Bill and Adell “Dollie” Farley experienced hand-to-mouth living in one of JFK's poverty pockets in northern Appalachia during the 1960s, living “from God's hand to their mouths.” As faith missionaries with very little monthly support, the family of four learned how to literally depend upon God for their daily bread, the doctor bills, and the bare necessities of life.
Bill, an engineer for a large manufacturing company, and Dollie, an executive secretary for the same company, spent the first nine years of their married life in relative affluence, enjoying a lovely home and lifestyle in central Illinois. Then God called them to become rural missionaries in the Endless Mountains of Pennsylvania. For the next three years, the Farley family struggled with Bill’s deteriorating heart condition, learning a new culture, pastoring a country church, and financial hardships. Tucked away in the mountain hamlet during the turbulent sixties, they lived an exciting life, making themselves available to God and watching Him perform miracle after miracle. Each time a new problem sprung up, they answered it with a question: "Okay, God, how are You going to handle this one?"
Dollie wrote weekly letters to their parents back in Illinois detailing God’s amazing provision, sometimes griping about the hardships, and giving her daily perspective of events as they happened. Both Bill’s mother and Dollie’s mother kept all these letters, which were found in their homes when they died.
The letters provided an accurate description of emotions and events, assuring that long-ago memories are true accounts of what actually happened, a weekly journal that Dollie used as the basis to reconstruct a memoir of those three exciting years.
When Bill died following open heart surgery in 1967, God did not abandon the family. Dollie and their three children returned to Illinois, where God later “merged” her family with a well-to-do widower and his four. God blessed the merger with an eighth child, making the Harvey-Farley Gang a “yours, mine, and ours” tribe. Their exploits are chronicled in Dollie’s first humorous book, My Cope Runneth Over (Thos. Nelson Publishers).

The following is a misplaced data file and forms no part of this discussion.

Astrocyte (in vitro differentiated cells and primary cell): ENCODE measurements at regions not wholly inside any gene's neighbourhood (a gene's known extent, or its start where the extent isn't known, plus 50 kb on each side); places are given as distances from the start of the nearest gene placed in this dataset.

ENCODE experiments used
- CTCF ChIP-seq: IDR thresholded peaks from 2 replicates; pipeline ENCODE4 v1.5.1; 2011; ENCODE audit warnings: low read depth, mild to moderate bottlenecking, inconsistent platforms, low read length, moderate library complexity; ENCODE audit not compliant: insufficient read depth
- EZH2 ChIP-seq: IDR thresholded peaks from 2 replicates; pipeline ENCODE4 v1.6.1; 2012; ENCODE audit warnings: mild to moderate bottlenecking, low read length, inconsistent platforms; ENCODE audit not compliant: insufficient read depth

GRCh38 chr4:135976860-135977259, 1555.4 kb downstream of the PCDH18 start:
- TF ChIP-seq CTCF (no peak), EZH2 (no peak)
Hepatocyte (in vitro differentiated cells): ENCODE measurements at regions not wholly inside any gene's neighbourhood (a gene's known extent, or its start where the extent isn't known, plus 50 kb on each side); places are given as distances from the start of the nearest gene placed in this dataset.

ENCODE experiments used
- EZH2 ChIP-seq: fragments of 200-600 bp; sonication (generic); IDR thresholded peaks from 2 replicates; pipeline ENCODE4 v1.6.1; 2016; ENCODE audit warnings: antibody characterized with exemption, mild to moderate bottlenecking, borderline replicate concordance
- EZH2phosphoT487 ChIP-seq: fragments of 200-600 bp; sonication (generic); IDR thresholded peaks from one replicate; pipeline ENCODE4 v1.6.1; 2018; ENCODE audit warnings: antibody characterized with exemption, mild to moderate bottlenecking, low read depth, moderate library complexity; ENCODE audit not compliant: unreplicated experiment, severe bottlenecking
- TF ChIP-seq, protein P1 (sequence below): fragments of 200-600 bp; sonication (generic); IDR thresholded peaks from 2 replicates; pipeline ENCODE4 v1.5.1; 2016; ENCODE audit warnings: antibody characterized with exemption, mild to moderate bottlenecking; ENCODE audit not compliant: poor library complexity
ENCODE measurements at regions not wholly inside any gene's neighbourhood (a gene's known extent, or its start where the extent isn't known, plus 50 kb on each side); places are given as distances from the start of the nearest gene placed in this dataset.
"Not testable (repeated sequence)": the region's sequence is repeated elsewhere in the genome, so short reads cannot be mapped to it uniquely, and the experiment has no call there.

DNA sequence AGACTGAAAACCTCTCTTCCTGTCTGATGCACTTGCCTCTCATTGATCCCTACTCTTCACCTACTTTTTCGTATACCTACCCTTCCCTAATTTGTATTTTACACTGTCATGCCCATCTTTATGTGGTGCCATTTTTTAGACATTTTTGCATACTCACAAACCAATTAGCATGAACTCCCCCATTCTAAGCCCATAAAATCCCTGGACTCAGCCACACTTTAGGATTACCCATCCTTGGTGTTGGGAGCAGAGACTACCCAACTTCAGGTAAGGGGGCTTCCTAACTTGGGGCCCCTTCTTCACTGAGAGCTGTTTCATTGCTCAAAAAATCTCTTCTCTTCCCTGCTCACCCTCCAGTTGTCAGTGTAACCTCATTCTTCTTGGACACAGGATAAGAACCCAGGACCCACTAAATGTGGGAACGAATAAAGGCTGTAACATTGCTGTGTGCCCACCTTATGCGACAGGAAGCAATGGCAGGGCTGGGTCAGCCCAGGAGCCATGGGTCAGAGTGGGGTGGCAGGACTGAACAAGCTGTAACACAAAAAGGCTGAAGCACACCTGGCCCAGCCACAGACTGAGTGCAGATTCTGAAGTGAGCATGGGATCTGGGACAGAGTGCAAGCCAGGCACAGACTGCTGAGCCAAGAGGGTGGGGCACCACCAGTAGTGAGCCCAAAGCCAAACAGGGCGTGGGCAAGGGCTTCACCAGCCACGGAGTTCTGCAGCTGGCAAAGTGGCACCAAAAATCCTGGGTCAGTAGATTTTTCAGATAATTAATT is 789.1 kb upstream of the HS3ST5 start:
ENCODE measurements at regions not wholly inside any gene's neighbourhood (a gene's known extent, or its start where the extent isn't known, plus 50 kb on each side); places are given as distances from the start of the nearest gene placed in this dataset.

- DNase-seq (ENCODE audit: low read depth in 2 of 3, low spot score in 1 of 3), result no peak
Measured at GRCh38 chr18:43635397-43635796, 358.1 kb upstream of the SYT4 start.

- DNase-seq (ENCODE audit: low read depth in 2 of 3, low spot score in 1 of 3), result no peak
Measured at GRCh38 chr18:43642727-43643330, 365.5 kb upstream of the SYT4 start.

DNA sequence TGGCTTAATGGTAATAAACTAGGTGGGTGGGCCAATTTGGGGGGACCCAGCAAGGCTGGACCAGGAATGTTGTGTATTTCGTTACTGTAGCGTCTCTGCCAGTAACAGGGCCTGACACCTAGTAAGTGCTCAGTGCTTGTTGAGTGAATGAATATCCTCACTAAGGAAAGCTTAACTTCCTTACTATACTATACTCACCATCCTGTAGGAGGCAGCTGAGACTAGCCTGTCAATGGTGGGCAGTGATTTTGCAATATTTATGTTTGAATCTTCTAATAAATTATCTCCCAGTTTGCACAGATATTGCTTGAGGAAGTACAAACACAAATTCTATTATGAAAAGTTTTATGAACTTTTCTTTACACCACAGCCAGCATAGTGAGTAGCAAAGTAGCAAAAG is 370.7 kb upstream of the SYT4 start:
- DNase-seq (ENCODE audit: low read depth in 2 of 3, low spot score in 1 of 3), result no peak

The Harvey-Farley gang also answered God’s call to rural America, selling their electrical contracting business and moving to Idaho as missionaries to the Mormons. In 1995 Jack was asked to become General Director of Missionary Gospel Fellowship in Turlock, California, and Dollie tagged along as office manager. When Jack stepped down from his executive position in 2003, the Harveys became public relations directors for the mission. They continue to serve on the leadership team of MGF and as facilitators for the Punjabi and Hispanic ministries in Yuba City, California. Jack and Dolllie are also VBS leaders for the Sierra Butte Baptist Association of thirty churches in northern California. In the midst of ministry, raising eight kids, spoiling sixteen grandkids and six “greats,” Dollie has authored fourteen books.